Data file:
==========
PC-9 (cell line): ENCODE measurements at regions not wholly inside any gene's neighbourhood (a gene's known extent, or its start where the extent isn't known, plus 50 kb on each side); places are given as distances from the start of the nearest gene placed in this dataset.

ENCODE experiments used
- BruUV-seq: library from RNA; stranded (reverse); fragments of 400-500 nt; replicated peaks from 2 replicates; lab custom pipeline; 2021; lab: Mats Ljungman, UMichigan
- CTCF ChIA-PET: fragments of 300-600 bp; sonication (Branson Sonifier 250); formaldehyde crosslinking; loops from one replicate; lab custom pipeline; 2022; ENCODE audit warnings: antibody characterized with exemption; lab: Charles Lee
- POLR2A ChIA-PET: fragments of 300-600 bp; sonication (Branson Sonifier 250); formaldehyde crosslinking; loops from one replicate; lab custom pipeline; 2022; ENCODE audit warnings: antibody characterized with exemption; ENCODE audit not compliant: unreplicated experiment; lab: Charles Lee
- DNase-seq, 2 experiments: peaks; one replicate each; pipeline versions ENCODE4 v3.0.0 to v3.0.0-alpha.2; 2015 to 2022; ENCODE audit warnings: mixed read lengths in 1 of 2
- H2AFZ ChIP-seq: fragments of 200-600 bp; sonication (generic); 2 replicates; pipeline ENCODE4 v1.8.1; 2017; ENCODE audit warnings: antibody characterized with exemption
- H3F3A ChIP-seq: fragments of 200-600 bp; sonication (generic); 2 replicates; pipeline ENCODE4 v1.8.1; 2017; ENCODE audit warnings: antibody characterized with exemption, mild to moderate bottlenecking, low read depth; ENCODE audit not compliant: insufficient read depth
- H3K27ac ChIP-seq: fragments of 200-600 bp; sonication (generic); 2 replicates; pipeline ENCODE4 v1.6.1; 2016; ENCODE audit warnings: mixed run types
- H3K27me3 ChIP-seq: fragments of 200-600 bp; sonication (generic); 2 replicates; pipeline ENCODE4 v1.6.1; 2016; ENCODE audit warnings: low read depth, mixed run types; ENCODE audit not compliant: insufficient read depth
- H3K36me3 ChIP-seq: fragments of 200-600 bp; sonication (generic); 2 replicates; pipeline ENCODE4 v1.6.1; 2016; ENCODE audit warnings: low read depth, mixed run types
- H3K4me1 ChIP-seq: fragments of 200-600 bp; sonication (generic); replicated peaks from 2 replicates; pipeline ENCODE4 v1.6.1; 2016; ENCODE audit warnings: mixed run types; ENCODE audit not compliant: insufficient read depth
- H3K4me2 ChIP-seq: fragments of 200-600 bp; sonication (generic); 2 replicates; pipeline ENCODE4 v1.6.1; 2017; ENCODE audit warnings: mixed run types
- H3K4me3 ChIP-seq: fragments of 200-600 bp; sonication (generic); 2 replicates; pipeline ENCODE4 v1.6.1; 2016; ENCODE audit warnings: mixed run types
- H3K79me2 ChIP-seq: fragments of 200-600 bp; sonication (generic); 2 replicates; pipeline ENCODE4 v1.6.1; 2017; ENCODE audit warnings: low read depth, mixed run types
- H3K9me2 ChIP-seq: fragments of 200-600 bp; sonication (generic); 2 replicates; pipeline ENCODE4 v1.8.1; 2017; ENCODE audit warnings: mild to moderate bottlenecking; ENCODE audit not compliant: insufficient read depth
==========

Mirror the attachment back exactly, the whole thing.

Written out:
PC-9 (cell line): ENCODE measurements at regions not wholly inside any gene's neighbourhood (a gene's known extent, or its start where the extent isn't known, plus 50 kb on each side); places are given as distances from the start of the nearest gene placed in this dataset.

ENCODE experiments used
- BruUV-seq: library from RNA; stranded (reverse); fragments of 400-500 nt; replicated peaks from 2 replicates; lab custom pipeline; 2021; lab: Mats Ljungman, UMichigan
- CTCF ChIA-PET: fragments of 300-600 bp; sonication (Branson Sonifier 250); formaldehyde crosslinking; loops from one replicate; lab custom pipeline; 2022; ENCODE audit warnings: antibody characterized with exemption; lab: Charles Lee
- POLR2A ChIA-PET: fragments of 300-600 bp; sonication (Branson Sonifier 250); formaldehyde crosslinking; loops from one replicate; lab custom pipeline; 2022; ENCODE audit warnings: antibody characterized with exemption; ENCODE audit not compliant: unreplicated experiment; lab: Charles Lee
- DNase-seq, 2 experiments: peaks; one replicate each; pipeline versions ENCODE4 v3.0.0 to v3.0.0-alpha.2; 2015 to 2022; ENCODE audit warnings: mixed read lengths in 1 of 2
- H2AFZ ChIP-seq: fragments of 200-600 bp; sonication (generic); 2 replicates; pipeline ENCODE4 v1.8.1; 2017; ENCODE audit warnings: antibody characterized with exemption
- H3F3A ChIP-seq: fragments of 200-600 bp; sonication (generic); 2 replicates; pipeline ENCODE4 v1.8.1; 2017; ENCODE audit warnings: antibody characterized with exemption, mild to moderate bottlenecking, low read depth; ENCODE audit not compliant: insufficient read depth
- H3K27ac ChIP-seq: fragments of 200-600 bp; sonication (generic); 2 replicates; pipeline ENCODE4 v1.6.1; 2016; ENCODE audit warnings: mixed run types
- H3K27me3 ChIP-seq: fragments of 200-600 bp; sonication (generic); 2 replicates; pipeline ENCODE4 v1.6.1; 2016; ENCODE audit warnings: low read depth, mixed run types; ENCODE audit not compliant: insufficient read depth
- H3K36me3 ChIP-seq: fragments of 200-600 bp; sonication (generic); 2 replicates; pipeline ENCODE4 v1.6.1; 2016; ENCODE audit warnings: low read depth, mixed run types
- H3K4me1 ChIP-seq: fragments of 200-600 bp; sonication (generic); replicated peaks from 2 replicates; pipeline ENCODE4 v1.6.1; 2016; ENCODE audit warnings: mixed run types; ENCODE audit not compliant: insufficient read depth
- H3K4me2 ChIP-seq: fragments of 200-600 bp; sonication (generic); 2 replicates; pipeline ENCODE4 v1.6.1; 2017; ENCODE audit warnings: mixed run types
- H3K4me3 ChIP-seq: fragments of 200-600 bp; sonication (generic); 2 replicates; pipeline ENCODE4 v1.6.1; 2016; ENCODE audit warnings: mixed run types
- H3K79me2 ChIP-seq: fragments of 200-600 bp; sonication (generic); 2 replicates; pipeline ENCODE4 v1.6.1; 2017; ENCODE audit warnings: low read depth, mixed run types
- H3K9me2 ChIP-seq: fragments of 200-600 bp; sonication (generic); 2 replicates; pipeline ENCODE4 v1.8.1; 2017; ENCODE audit warnings: mild to moderate bottlenecking; ENCODE audit not compliant: insufficient read depth